With various stay-at-home orders put in place across the country to help “flatten the curve” as part of the response to the coronavirus pandemic, three federal stimulus bills were signed into law in the last few weeks and are now being rapidly rolled out. These stimulus packages seek to provide direct funds, tax incentives and other relief measures to individuals and businesses in an attempt to support the economy while we significantly alter our daily lives by shifting to a culture of minimizing in-person contact unless obtaining or providing a service essential to critical infrastructure. While these significant restrictions on movement are temporary, the disruption to daily life anticipated for the next few months is causing unprecedented economic consequences.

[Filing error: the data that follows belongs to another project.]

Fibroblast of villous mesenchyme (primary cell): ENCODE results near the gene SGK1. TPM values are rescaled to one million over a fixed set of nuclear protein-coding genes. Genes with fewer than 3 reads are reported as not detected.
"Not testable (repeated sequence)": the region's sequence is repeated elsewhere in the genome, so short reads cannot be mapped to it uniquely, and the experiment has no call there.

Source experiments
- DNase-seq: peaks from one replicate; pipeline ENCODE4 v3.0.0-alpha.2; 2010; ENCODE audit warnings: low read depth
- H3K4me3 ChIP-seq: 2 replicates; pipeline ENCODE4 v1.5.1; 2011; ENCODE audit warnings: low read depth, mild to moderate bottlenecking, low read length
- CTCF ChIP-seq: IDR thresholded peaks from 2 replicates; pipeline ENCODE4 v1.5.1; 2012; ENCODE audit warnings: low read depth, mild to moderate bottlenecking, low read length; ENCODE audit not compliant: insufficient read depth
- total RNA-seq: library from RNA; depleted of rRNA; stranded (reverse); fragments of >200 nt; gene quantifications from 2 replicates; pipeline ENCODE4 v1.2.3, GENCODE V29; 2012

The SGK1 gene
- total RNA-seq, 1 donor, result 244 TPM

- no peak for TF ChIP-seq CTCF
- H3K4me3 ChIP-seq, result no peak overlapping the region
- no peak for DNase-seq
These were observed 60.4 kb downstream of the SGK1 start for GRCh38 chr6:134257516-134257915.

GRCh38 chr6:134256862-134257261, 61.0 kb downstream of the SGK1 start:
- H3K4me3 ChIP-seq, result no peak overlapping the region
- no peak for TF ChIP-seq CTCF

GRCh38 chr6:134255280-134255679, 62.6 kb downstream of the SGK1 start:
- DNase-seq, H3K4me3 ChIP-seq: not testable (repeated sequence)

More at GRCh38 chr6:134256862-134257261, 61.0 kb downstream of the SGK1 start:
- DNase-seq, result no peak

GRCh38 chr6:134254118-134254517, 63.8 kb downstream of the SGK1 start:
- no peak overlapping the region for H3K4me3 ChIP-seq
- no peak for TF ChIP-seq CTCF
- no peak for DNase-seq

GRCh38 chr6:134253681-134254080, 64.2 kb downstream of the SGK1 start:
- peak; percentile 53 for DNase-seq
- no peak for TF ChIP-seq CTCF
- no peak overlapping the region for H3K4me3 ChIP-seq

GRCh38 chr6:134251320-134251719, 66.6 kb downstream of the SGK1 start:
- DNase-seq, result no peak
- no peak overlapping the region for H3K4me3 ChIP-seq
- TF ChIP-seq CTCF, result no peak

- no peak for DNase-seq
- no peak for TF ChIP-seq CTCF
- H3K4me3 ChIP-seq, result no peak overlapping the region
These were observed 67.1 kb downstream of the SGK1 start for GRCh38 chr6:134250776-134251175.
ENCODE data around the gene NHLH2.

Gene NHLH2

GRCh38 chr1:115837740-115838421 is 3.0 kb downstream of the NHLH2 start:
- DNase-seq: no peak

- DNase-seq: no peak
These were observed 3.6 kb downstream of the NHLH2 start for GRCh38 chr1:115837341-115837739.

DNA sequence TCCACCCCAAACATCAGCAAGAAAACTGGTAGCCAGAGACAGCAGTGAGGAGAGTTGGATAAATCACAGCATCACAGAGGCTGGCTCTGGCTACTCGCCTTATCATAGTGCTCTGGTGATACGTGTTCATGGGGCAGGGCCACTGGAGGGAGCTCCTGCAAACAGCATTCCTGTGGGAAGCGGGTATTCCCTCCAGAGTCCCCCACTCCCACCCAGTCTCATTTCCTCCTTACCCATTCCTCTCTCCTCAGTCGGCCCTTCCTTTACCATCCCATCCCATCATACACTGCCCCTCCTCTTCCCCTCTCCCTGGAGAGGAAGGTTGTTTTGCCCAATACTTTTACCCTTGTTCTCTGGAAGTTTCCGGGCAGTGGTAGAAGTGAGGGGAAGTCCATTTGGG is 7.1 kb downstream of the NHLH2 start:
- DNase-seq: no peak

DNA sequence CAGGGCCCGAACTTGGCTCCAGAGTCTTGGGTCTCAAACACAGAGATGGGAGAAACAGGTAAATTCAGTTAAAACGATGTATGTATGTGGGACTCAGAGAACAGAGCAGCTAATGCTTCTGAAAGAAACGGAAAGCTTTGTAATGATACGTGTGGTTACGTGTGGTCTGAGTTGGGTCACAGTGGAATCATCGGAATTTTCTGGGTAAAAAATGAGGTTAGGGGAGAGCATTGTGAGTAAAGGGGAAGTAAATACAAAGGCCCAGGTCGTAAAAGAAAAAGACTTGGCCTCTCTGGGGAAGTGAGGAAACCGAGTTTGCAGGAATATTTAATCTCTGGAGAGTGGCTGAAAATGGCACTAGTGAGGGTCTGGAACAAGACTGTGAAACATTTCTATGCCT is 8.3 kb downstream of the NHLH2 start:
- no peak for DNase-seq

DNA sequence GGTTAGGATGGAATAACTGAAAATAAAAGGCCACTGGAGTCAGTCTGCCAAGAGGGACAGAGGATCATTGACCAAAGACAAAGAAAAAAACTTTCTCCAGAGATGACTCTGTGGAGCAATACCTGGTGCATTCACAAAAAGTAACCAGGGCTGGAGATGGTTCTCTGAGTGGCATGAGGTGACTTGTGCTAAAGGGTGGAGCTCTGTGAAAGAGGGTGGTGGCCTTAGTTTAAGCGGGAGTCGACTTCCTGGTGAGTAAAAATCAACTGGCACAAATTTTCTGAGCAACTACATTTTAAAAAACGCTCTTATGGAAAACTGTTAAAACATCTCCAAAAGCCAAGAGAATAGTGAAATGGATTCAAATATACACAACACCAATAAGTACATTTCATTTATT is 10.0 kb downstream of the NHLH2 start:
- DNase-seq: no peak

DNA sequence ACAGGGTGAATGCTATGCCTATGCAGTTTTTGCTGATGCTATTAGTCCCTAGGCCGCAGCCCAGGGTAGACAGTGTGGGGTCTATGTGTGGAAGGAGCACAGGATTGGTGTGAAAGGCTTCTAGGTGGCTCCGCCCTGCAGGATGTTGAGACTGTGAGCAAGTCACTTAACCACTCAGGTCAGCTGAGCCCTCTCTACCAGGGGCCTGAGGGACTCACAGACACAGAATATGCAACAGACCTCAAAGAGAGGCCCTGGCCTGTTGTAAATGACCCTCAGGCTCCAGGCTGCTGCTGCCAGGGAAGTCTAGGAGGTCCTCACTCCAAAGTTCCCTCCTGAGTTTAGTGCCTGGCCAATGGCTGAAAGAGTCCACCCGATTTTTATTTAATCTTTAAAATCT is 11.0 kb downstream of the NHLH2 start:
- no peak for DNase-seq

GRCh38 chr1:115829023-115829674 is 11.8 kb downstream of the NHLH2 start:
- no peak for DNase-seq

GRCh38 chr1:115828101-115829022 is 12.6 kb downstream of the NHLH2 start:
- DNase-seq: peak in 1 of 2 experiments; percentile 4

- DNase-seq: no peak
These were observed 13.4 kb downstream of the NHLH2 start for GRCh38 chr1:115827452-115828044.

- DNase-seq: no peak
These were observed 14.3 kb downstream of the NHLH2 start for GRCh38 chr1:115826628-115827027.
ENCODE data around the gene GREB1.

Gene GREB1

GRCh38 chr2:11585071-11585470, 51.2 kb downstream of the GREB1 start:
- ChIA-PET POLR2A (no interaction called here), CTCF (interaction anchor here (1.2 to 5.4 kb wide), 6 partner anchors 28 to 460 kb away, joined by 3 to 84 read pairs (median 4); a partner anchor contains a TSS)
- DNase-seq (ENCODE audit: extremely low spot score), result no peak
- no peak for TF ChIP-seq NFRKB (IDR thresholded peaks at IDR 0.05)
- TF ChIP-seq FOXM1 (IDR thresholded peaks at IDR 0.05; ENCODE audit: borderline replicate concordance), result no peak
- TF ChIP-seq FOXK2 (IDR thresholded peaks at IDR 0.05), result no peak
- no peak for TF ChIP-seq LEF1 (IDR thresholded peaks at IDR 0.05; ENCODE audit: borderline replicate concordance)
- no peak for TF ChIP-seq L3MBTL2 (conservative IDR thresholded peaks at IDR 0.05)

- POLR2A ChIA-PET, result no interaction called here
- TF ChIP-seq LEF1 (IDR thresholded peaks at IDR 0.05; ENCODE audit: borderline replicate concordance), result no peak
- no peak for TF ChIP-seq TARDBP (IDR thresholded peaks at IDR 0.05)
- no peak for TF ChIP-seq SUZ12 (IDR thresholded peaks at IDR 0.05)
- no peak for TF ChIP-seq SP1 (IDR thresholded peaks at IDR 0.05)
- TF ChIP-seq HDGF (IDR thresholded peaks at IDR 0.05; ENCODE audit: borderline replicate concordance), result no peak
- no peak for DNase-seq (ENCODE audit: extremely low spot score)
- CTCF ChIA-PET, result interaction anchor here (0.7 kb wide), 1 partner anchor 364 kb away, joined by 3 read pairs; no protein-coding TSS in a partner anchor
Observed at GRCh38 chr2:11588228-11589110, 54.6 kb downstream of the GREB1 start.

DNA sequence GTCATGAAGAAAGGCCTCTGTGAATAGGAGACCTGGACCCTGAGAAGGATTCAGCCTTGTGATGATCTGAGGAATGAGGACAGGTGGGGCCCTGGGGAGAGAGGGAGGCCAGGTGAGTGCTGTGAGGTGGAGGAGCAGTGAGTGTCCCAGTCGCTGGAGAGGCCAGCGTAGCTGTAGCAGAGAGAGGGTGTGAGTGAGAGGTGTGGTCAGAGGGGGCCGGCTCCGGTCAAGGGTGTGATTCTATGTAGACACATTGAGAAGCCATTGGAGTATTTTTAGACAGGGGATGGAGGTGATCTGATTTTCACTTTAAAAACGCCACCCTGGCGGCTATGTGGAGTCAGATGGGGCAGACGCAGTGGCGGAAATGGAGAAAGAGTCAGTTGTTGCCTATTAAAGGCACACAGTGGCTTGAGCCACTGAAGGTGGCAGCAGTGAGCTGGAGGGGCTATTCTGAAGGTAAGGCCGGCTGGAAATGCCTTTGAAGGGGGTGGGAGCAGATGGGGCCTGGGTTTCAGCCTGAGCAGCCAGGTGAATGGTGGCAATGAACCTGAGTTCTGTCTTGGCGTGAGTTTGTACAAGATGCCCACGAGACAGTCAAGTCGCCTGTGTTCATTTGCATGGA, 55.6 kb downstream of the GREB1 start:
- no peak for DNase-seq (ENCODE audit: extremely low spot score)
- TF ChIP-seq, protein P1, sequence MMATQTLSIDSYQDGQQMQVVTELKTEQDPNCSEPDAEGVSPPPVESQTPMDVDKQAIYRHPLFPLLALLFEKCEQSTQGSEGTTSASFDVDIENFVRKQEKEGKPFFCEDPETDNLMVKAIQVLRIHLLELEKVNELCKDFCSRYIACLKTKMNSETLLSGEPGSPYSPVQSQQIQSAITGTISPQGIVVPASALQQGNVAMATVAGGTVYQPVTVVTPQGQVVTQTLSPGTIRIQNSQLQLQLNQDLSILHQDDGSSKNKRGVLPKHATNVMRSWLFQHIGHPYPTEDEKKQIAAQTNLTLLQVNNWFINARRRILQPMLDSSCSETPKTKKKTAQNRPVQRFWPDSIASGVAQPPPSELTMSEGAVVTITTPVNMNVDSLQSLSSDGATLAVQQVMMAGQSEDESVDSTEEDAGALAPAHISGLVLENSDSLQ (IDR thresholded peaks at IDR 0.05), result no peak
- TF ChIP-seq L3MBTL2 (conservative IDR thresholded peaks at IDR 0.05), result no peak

For cannabis businesses, the almost immediate widespread acknowledgment that marijuana serves an essential need has become a bit of a silver lining. Despite its recognition as essential in virtually all of the states that have state-legal medical marijuana programs, adult-use marijuana businesses are not necessarily given the same credence. Additionally, hemp-related businesses, especially those that deal with CBD and other consumable cannabinoid products that are legal under federal and state law, are nonetheless facing a patchwork of guidance across states and even within states as to whether those businesses are deemed essential and permitted to continue operating. As a result of the significant disruption in business, many cannabis businesses are raising questions related to labor and employment issues, breaches of contract, insurance coverage and other business concerns. For some cannabis businesses, federal and state relief may be available to maintain continuity during these challenging times, while some will need to look to alternative or additional relief to stay afloat. Interestingly, and not surprisingly to many, marijuana businesses are uniquely positioned to weather this downturn quite well, despite being unable to access federal relief.